The Antwerp Zoo Centre for Research and Conservation (CRC) is researching how chimpanzees and gorillas can survive in forests that are extensively used by the local communities in Cameroon.
The UNESCO nature reserve ‘Dja Biosphere Reserve’ (Cameroon) is home to an untouched rainforest with no less than 107 species of mammal. Five of these are endangered, including the ‘great apes’: chimpanzees and gorillas. The Royal Zoological Society of Antwerp (KMDA) hopes to focus its efforts on these great apes with the ‘Projet Grands Singes (Great Ape Project)’ (PGS). But this will not be in the reserve itself, but just outside it, in an unprotected area. All in all, the reserves account for merely a fraction of the country. This makes it essential to investigate how chimpanzees and gorillas will be able to survive in unprotected areas.
‘The forests in unprotected areas are actually community woodland,’ says Zjef Pereboom, head of the Antwerp Zoo Centre for Research and Conservation, the KMDA's research centre. ‘That means the local population is the owner - they have the right to hunt animals and fell trees.’ Chimpanzees and gorillas are sought after as ‘bushmeat’. Or rather: were. Because, thanks to the PGS, the locals have come to understand quite well that it's important to protect this woodland. But even licenses to fell trees can threaten the chimpanzee and the gorilla.
This research is being conducted not only by local (doctorate) researchers - the villagers are also joining in. They might be guides, porters, cooks or guards.
‘Working with the NGO AWELY Foundation, we've built a primary school,’ says Pereboom. ‘This allows us to teach children from a young age that the forest is important for their future. Our local co-ordinator David Mbohli is organising workshops for the adults, with the aim of ensuring that they too are aware of the forest's importance. Food and drink are always provided at these events. The people are glad to attend them, as they know by now that there are advantages to it. They've already learned how they can integrate trees into their agriculture, for example, or how to set up a cocoa plantation. We also invested in sustainable fishing.’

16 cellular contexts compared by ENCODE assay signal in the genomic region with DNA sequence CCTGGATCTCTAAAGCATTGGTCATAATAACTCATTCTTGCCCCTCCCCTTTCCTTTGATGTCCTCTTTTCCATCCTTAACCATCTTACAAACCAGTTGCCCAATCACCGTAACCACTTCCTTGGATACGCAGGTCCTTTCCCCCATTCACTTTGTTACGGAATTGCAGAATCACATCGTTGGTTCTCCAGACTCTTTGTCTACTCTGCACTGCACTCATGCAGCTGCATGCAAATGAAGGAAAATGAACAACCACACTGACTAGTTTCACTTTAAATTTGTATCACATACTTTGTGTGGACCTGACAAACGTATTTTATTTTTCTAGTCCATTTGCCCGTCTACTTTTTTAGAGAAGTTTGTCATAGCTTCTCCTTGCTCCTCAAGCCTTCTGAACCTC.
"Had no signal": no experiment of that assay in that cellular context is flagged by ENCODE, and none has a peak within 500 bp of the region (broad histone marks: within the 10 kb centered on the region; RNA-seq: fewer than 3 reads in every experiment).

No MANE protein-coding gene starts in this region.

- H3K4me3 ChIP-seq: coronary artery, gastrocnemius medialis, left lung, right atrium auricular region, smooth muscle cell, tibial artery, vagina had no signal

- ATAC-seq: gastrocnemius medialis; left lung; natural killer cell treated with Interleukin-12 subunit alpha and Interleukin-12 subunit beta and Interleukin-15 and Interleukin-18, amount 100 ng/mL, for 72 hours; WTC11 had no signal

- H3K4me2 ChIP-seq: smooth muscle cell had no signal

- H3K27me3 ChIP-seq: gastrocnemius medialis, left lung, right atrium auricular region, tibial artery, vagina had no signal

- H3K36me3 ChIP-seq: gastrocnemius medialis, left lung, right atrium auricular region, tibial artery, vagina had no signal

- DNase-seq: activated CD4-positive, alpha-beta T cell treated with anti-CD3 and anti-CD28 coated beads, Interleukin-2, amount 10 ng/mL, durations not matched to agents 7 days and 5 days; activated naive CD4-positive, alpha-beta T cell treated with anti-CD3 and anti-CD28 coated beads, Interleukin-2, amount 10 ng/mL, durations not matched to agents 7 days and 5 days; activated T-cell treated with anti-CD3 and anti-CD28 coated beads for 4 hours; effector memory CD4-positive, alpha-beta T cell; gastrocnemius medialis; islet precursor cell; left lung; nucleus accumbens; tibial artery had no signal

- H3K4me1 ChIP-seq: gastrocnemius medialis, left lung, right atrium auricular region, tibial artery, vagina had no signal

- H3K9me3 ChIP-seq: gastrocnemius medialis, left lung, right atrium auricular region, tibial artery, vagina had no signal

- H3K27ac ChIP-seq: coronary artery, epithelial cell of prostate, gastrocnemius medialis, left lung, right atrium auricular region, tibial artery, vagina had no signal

The project remains founded upon research. What is the impact of hunting and environmental pressures on the great apes? How do the apes live together and what is their diet? What effect do gorillas have on the recovery of degraded forest? Pereboom: ‘Gorillas are large animals, which means they can eat fruit with large seeds. They cover great distances within their natural habitat, and prefer to sleep in open areas of the forest. They also relieve themselves there. The seeds in their stools stand a great chance of germinating and growing in these open, well-lit places. We're trying to find out whether the gorillas are contributing to the forest's recovery in this manner.’
PGS has paid off very effectively - there is now very little hunting for food in the area.
This research is being conducted not only by local (doctorate) researchers - the villagers are also joining in. They might be guides, porters, cooks or guards. This helps to keep them closely involved. ‘Although we originally set this up, the project is now pretty much in the hands of the Cameroonians. It is only led by Antwerp based project co-ordinator Nikki Tagg. In time, we'll hand the whole thing off to the Cameroonians.’
PGS has paid off very effectively - there is now very little hunting for food in the area. Unfortunately, the bushmeat is becoming ever more in vogue with the urban population, who view it as a luxury, which only encourages poachers. The project is therefore pushing for legislation to protect wildlife in collaboration with the appropriate government Ministry. It is also attempting to introduce hunting quotas.